Offers a new framework for understanding Du Bois's poetics and politics, including the concept of double consciousness, by tracing the trope of the cross-caste romance across his fiction.
Tales from Du Bois brings together critical race theory, queer studies, philosophy, and genre theory to offer an illuminating new comprehensive study of W. E. B. Du Bois's fiction from 1903–1928. Erika Renée Williams begins by revisiting Du Bois's tale of being rebuffed by a white female classmate in The Souls of Black Folk, identifying it as a failure of what she calls "cross-caste romance"—a sentimental, conjugal, or erotic relation projected across lines of cultural difference. In Du Bois's text, this failure figures as the cause of double consciousness, the experience of looking at oneself through the eyes of others. Far from being unique to Souls, the trope of cross-caste romance, Williams argues, structures much of Du Bois's literary oeuvre. With it, Du Bois queries romance's capacity to ground nationalism, on the one hand, and to foment queer forms of Afro-Diasporic reclamation and kinship, on the other. Beautifully written and deftly argued, Tales from Du Bois analyzes familiar works like Souls and Dark Princess alongside neglected short fiction to make a case for the value of Du Bois's literary writing and its centrality to his thought more broadly.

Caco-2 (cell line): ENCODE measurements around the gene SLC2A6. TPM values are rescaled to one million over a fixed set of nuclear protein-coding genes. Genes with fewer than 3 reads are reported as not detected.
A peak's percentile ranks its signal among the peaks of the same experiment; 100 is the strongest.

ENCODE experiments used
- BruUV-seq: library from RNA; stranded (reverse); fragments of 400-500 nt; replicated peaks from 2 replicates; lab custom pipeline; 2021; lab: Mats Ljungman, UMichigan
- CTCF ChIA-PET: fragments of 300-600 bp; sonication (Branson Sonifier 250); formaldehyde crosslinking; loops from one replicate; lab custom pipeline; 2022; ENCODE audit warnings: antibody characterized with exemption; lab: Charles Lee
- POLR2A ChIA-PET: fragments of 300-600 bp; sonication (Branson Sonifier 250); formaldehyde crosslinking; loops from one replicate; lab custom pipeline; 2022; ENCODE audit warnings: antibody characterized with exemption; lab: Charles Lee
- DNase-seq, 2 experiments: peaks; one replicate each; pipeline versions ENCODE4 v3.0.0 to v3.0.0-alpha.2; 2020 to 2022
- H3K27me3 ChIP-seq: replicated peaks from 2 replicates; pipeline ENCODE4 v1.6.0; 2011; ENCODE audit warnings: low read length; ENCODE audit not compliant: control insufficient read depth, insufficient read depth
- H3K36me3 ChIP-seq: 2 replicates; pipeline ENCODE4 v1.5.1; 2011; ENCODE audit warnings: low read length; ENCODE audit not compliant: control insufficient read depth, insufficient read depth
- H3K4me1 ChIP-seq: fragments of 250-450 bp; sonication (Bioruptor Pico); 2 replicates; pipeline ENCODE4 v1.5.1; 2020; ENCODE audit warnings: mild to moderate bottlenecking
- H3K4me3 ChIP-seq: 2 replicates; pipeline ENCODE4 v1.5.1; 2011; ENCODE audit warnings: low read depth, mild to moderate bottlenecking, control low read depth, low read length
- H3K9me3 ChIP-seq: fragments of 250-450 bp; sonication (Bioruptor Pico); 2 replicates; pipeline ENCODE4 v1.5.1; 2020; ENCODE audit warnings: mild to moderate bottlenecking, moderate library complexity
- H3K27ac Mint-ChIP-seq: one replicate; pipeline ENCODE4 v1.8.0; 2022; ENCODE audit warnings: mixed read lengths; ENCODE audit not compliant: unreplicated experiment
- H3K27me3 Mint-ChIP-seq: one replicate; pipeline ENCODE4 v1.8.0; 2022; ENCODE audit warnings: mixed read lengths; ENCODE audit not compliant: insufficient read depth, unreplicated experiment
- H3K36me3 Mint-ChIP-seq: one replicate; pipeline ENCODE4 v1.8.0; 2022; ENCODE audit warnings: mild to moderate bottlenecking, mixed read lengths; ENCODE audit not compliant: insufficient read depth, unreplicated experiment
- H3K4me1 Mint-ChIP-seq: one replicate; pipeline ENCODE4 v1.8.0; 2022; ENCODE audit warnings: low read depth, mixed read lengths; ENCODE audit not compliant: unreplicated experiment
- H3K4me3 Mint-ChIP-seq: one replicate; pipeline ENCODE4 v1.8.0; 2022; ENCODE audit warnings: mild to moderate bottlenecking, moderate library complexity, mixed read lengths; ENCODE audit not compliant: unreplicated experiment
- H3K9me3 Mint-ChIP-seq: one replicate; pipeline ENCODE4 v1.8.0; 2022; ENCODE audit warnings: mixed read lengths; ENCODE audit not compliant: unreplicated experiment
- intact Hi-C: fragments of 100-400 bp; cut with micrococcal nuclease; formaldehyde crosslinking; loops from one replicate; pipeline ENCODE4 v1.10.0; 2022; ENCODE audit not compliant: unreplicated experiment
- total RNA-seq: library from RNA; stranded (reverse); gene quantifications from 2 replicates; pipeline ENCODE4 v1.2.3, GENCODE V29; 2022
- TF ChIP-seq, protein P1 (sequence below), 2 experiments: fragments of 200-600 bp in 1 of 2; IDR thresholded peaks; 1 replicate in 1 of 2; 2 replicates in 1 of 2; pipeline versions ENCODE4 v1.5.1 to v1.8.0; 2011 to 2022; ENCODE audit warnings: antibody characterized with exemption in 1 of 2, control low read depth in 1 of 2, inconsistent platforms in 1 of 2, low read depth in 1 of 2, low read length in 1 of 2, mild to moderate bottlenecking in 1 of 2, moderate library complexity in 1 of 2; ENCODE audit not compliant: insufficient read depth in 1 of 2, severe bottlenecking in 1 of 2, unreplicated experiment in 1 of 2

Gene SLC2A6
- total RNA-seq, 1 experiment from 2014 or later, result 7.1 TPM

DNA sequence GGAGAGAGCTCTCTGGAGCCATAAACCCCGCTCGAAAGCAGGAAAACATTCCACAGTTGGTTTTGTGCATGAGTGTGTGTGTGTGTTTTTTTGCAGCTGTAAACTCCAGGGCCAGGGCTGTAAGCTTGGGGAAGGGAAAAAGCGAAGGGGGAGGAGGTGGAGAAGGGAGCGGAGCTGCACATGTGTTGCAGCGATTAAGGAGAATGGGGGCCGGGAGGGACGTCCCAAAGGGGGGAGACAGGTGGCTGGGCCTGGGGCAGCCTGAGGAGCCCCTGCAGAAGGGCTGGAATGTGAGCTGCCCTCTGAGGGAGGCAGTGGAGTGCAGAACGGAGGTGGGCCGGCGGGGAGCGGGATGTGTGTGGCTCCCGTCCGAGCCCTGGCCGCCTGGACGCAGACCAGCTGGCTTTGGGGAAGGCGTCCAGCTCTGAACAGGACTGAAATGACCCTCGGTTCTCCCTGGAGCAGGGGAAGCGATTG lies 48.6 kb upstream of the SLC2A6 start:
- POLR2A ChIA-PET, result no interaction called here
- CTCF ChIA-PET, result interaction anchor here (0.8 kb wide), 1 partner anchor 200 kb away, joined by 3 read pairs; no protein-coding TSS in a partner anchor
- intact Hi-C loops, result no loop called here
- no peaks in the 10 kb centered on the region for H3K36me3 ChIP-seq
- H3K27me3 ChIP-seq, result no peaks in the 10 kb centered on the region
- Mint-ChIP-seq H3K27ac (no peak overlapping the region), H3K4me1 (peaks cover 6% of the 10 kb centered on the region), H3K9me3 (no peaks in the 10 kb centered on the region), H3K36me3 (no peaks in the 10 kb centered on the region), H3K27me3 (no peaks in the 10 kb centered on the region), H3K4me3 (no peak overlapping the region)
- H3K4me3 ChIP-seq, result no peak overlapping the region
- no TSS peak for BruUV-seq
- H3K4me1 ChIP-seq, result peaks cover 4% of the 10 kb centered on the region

Erika Renée Williams is Associate Professor of English and Africana Studies at the University of Connecticut.
"The insights this book offers are sometimes startling but also so convincing that one wonders how earlier scholars had not seen them." — Koritha Mitchell, author of From Slave Cabins to the White House: Homemade Citizenship in African American Culture
"Williams's archive and interventions are wide-ranging and far-reaching as she nimbly carries us from queer of color critique to medieval and African folklore to affect theory to Enlightenment formulations that braid aesthetics, morality, and reason. Still, it is not enough to say that this study of double consciousness and its enframement in cross-caste romance will be important to ongoing conversations across multiple disciplines. Rather, Williams invites a re-thinking of the key concepts that moor Black Studies." — Nicole A. Waligora-Davis, author of Sanctuary: African Americans and Empire